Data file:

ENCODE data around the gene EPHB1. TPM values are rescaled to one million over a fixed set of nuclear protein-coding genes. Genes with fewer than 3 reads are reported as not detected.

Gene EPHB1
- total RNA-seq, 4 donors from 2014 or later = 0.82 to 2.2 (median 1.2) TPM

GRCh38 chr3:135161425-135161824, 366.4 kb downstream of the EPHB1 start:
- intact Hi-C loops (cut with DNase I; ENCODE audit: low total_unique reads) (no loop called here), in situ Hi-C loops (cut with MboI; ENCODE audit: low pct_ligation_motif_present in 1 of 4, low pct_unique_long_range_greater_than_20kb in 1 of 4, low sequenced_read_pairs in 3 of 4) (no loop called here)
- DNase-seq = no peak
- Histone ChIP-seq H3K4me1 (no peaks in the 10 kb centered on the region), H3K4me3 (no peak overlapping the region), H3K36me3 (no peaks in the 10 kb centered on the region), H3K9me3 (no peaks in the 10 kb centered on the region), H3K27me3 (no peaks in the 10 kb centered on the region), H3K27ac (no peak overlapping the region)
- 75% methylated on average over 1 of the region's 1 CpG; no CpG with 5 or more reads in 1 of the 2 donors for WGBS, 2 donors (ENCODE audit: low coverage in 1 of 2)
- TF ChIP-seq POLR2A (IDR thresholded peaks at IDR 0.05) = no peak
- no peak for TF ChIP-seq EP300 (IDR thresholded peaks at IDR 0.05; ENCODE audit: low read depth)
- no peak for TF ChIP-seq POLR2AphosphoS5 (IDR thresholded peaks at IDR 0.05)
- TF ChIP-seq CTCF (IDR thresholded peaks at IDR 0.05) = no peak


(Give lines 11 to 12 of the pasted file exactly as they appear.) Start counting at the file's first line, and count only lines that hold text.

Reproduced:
- no peak for TF ChIP-seq POLR2AphosphoS5 (IDR thresholded peaks at IDR 0.05)
- TF ChIP-seq CTCF (IDR thresholded peaks at IDR 0.05) = no peak